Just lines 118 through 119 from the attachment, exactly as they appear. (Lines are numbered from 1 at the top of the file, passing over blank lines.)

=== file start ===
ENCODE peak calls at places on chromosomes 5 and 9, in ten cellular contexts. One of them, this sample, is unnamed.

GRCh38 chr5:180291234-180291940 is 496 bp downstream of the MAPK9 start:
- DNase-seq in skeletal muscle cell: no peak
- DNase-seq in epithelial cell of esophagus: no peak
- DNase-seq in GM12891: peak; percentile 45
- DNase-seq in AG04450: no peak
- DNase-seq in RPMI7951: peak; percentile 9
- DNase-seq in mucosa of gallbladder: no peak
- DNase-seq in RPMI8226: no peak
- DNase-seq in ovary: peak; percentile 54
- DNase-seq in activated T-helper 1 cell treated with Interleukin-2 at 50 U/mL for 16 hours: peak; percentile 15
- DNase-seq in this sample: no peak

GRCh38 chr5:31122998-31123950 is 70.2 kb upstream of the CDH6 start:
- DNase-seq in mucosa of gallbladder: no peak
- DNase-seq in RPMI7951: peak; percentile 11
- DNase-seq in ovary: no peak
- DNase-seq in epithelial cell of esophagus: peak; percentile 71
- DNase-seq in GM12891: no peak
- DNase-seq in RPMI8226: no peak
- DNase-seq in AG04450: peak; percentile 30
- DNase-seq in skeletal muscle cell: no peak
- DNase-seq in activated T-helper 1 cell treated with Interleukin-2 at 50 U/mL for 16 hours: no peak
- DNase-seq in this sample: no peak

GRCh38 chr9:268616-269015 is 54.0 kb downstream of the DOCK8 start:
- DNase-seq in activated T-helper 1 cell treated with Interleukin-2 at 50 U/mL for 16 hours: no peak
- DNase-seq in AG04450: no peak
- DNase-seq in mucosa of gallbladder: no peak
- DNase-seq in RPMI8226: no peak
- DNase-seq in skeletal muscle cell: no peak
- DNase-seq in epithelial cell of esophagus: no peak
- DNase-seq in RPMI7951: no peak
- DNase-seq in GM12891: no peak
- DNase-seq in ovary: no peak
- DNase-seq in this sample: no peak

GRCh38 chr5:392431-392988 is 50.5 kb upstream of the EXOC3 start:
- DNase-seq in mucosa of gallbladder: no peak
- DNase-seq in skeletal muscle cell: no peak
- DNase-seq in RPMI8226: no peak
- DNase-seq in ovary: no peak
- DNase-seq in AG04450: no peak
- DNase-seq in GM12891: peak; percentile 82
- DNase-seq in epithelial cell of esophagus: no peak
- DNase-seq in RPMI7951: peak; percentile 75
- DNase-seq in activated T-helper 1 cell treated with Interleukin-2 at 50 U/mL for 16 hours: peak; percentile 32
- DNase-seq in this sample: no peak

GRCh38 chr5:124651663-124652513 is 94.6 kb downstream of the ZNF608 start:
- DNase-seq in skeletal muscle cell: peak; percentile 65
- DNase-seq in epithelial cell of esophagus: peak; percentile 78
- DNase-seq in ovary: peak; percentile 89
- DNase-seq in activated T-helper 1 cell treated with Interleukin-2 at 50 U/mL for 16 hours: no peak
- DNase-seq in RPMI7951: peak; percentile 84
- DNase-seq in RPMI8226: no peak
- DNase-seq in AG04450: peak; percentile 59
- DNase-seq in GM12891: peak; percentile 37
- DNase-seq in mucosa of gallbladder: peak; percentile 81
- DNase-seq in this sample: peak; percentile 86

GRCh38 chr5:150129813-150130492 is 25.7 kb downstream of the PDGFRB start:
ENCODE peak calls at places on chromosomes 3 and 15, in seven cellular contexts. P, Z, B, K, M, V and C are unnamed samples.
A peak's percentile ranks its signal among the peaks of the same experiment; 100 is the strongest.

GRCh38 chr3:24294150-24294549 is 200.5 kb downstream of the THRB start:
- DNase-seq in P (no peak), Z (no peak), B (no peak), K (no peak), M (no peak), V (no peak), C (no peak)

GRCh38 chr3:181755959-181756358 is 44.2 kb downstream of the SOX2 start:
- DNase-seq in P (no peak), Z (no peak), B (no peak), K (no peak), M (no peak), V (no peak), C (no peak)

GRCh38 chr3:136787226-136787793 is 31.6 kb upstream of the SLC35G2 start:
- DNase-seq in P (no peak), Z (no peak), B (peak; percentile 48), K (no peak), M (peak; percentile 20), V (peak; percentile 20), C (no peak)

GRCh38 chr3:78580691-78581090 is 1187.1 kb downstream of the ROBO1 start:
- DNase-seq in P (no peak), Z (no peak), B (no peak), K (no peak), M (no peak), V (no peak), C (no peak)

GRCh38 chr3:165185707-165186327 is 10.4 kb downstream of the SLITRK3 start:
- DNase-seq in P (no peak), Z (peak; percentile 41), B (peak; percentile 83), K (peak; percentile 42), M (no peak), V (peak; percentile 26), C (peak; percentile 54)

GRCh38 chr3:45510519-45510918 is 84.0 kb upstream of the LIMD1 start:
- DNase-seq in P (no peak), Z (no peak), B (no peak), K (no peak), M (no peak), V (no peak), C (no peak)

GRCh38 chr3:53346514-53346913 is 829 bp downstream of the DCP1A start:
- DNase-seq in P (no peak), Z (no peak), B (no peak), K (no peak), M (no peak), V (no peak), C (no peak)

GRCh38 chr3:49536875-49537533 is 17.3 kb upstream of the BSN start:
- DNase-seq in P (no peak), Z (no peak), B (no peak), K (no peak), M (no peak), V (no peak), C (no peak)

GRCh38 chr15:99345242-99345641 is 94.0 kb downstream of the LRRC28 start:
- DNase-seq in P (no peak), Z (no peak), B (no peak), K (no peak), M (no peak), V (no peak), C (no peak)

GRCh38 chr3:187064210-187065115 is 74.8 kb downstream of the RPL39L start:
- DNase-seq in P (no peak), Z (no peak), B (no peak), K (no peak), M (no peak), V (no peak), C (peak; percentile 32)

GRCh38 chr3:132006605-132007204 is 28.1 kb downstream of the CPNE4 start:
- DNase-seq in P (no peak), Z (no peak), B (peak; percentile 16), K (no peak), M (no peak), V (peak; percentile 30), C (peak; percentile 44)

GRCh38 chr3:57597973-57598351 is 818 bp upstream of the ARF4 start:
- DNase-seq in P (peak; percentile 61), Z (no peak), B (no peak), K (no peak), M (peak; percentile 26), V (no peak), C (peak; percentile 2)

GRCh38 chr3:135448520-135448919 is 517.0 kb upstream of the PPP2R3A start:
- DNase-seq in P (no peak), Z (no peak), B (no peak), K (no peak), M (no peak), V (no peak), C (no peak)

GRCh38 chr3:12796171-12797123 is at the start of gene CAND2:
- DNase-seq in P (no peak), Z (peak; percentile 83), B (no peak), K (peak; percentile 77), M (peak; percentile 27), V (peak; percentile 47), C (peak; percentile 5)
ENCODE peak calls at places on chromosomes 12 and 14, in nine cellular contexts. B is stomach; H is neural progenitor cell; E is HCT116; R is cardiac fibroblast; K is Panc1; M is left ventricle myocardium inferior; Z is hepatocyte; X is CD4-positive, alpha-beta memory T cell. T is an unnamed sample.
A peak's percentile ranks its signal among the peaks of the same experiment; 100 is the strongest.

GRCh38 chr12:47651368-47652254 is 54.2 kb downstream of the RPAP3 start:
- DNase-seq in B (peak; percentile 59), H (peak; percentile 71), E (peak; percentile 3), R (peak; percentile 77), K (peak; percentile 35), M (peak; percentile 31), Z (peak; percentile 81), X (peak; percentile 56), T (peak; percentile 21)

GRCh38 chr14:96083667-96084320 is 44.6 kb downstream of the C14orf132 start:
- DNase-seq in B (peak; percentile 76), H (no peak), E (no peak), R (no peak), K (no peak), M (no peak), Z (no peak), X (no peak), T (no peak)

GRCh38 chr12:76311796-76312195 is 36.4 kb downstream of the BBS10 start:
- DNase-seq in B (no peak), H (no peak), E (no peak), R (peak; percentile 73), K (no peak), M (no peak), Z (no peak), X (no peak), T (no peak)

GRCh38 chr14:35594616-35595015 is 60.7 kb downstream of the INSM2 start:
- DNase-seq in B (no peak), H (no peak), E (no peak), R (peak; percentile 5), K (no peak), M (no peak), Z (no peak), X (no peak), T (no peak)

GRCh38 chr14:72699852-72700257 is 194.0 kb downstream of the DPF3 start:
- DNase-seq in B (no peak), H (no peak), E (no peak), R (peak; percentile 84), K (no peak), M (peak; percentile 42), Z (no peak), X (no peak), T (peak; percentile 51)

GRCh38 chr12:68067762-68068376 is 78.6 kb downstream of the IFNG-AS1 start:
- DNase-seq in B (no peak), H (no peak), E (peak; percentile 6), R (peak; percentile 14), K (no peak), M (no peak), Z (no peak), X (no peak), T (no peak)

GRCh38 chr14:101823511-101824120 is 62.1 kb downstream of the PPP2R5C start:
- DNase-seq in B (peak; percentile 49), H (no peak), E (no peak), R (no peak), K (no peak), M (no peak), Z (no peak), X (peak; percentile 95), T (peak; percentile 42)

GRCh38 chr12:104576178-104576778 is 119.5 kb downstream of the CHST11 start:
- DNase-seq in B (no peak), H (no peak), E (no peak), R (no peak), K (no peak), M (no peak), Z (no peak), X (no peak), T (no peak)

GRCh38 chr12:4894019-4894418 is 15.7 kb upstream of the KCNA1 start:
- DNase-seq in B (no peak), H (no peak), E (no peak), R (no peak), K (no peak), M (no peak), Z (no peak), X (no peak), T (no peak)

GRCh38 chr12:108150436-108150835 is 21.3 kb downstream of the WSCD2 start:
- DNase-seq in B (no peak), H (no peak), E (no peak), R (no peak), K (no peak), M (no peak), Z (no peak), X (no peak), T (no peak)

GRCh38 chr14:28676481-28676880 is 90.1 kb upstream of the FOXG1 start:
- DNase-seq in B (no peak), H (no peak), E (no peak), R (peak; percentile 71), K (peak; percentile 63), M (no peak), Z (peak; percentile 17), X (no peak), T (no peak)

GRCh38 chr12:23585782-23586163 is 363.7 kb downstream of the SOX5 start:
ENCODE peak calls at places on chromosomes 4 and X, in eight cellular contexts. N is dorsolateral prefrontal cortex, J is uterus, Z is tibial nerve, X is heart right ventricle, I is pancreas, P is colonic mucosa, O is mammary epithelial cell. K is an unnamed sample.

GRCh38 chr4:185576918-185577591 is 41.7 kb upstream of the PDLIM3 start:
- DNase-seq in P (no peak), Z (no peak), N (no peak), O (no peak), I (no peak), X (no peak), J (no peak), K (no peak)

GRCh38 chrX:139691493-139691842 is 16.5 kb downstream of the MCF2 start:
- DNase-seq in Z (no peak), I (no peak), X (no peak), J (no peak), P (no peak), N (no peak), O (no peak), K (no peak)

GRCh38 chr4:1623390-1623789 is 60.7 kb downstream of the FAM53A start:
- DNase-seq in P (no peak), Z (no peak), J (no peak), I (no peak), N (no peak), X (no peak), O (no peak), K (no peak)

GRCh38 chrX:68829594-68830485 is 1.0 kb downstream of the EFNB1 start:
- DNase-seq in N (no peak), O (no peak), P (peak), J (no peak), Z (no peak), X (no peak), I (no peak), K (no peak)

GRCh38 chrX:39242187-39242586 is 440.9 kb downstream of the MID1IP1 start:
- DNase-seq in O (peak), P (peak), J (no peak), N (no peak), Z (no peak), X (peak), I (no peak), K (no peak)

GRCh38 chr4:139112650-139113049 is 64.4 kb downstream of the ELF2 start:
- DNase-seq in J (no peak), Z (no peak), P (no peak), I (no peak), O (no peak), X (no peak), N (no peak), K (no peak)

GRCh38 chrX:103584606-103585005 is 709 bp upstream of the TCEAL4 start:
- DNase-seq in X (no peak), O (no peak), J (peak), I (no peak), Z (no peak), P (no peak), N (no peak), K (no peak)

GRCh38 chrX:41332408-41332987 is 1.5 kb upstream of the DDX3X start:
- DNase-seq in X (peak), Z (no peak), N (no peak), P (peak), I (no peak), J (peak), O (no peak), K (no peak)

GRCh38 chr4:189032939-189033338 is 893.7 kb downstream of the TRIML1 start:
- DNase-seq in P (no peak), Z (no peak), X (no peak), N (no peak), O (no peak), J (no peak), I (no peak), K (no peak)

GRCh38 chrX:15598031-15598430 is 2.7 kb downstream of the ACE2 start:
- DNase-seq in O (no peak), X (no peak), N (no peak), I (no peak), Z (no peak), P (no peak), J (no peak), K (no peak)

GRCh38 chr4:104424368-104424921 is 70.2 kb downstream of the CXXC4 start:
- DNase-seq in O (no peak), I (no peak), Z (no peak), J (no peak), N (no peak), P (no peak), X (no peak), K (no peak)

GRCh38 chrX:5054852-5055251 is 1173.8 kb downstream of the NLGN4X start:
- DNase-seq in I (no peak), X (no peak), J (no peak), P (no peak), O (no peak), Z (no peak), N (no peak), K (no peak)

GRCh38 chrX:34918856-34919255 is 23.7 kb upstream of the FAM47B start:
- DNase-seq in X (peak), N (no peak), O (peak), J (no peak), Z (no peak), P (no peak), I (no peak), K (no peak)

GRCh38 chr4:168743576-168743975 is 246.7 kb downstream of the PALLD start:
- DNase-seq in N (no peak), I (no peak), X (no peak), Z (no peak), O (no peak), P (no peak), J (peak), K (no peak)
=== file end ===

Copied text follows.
GRCh38 chr4:1623390-1623789 is 60.7 kb downstream of the FAM53A start:
- DNase-seq in P (no peak), Z (no peak), J (no peak), I (no peak), N (no peak), X (no peak), O (no peak), K (no peak)